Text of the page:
Neonatal Intensive Care (NICU)

Our Neonatal Intensive Care Unit (NICU), located at the Bernard & Millie Duker Children's Hospital at Albany Medical Center, is designated the Regional Perinatal Center, providing the highest level of care for critically sick newborns.

Our neonatologists provide intensive medical, surgical and nursing care. Our technology includes the latest life support and electronic monitoring systems, and a complete range of diagnostic and therapeutic capabilities. We also maintain an air and ground transport service for infant patients.

Saratoga Hospital and Glens Falls Hospital are both Level 1 Perinatal Centers, which provide care to normal and low-risk mothers and newborns, with the option of sending newborns who need a higher level of care to the NICU at Albany Medical Center.

As a high-level NICU, we treat all conditions affecting critically sick babies, including:

  • Congenital heart disease, including surgery
  • Genetic disorders
  • Hyperbilirubinemia and jaundice
  • Hypoglycemia and metabolic disorders
  • Infections
  • Neurologic disorders including congenital, acquired, surgical, seizures and hypoxic ischemic encephalopathy requiring therapeutic hypothermia
  • Prematurity
  • Respiratory disorders including congenital, acquired and respiratory distress syndrome
  • Surgical conditions
  • Family education & support classes/programs
  • Family lounge
  • Lactation consultants and support services
  • "Medical Rounds" each morning so parents can talk with the medical team and ask questions.
  • Parent locker room with lockers, a shower, a changing table
  • Transition home/Rooming-In service - When you're preparing to go home, the NICU offers special rooms designed for you to care for your baby by yourself for an extended period of time with continued support.

Mother's Own Milk (MOM) is our medical recommendation for your baby.  Your milk is not just nutrition for your baby; it is also considered 'medicine', as it contains powerful components that help your baby fight infection.

Besides decreasing the chance of infection, human milk provides many other benefits, including:

  • Helps your baby's intestinal tract, brain, and eyes develop and grow.
  • Decreases the risk of Sudden Infant Death Syndrome (SIDS), some childhood cancers, childhood diabetes, and obesity.
  • Has been shown to increase IQ scores.

What can you do to help?  It's very important that your baby gets your milk as soon as she/he is ready. After your delivery, your nurse will help you begin hand expression or pumping as soon as possible.

What we can do to support you: International Board Certified Lactation Consultants (IBCLC) are available to support you seven days a week. Members of the NICU health care team are here to help you with any questions you may have, and can assist you in arranging an appointment with a lactation consultant.  The NICU features electric breast pumps that can be used in the lactation room, or if you prefer, there are pumps on rolling stands that can go into the patient rooms.

NICU Lactation Room Features:

  • Four private stations for pumping.
  • Extra supplies including milk and storage containers, steam bags, and a microwave for cleaning pump parts.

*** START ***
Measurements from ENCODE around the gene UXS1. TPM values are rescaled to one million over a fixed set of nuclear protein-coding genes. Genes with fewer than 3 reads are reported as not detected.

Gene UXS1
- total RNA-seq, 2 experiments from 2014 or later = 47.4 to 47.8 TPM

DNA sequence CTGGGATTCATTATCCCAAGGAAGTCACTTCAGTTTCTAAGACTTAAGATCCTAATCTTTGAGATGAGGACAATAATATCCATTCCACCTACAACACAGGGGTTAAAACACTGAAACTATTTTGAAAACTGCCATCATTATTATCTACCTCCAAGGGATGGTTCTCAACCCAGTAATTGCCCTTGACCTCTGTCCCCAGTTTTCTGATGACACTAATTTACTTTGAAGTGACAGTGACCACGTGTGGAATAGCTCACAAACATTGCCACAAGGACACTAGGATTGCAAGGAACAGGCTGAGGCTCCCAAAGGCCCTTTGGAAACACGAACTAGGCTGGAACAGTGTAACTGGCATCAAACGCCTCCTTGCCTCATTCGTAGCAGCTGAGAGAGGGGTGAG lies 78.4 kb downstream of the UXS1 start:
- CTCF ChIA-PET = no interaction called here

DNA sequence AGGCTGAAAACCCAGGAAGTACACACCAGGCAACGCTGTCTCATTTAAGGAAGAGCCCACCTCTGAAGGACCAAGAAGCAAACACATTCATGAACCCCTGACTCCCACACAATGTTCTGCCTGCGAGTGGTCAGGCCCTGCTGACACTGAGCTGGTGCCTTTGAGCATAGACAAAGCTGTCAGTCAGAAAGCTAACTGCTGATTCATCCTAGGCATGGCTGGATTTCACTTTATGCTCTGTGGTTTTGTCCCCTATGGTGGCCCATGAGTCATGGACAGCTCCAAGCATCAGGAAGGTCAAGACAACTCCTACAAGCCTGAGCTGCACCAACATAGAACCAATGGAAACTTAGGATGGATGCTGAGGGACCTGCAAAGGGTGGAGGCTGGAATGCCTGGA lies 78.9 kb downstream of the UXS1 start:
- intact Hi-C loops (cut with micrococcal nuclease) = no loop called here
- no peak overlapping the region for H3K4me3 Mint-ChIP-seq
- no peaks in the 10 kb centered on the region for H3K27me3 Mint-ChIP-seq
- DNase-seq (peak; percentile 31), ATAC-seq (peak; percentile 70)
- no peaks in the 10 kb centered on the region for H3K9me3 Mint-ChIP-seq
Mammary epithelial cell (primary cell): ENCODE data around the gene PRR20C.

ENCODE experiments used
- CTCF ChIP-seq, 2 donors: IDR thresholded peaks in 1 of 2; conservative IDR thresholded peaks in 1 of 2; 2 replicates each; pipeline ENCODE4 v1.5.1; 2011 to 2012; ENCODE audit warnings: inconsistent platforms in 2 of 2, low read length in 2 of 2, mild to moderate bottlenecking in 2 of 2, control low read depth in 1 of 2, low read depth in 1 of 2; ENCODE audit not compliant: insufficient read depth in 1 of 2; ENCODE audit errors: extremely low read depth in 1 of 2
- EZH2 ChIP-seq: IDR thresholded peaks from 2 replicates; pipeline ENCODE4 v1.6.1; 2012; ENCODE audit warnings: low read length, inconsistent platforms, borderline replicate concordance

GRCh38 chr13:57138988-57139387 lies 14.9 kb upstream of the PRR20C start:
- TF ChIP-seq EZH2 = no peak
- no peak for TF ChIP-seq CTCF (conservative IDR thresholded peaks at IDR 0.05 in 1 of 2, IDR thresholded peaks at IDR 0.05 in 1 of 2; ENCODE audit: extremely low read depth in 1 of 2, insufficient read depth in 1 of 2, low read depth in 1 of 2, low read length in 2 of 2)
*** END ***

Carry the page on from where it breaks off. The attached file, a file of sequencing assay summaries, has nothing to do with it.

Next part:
• Cold drinks and snacks for moms in the lactation room refrigerator.
  • Resource materials are available in the lactation room and from the lactation consultants.

We are committed to partnering with you to give your baby the best possible care. The 'best' begins with having your own milk available for your baby.

The NICU Cuddler program is a joint venture between the children's hospital and Albany Medical College, to support the developmental needs of our NICU patients and to provide an opportunity for our medical students to learn through hands-on experience.

Our cuddlers are medical students who have completed comprehensive training. They will hold your newborn between 15 minutes to one hour. During this time, they can read, talk, or sing to your newborn, providing stimulation to help your baby grow.

Research shows, providing extra cuddling for newborns can improve long-term health, reduce stress and pain, and even shorten the length of their hospital stay.

Participation is not required!  If you do not want your newborn held by a NICU Cuddler, please let your nurse know or write it on your infant's care board.

Perinatal Outreach

In the Albany Med Health System, Albany Medical Center is designated the Level IV Northeastern New York (NENY) Regional Perinatal Center. Albany Medical Center provides transport and consultation services to all birthing hospitals in a 25-county area of northeastern New York and western New England, including partner hospitals Glens Falls Hospital and Saratoga Hospital.

The Perinatal Outreach Center has a variety of programs and materials to help you prepare for the birth of your baby.


High-Risk Infant Follow Up Program

The High-Risk Infant Follow Up program offers continuous support for NICU patients after discharge, who are at the highest risk for developing complex health and development issues during infancy and early childhood.

The goal is to identify concerns early and connect the family with the necessary support services, to help patients reach their fullest potential.

Learn more about the High-Risk Infant Follow Up Program


Family Resources

The Ronald McDonald House, on South Lake Avenue, in Albany serves as a home away from home for the families of children receiving care at the Bernard & Millie Duker Children's Hospital.

Learn more about the Ronald McDonald House, or call 518-438-2655 for more information.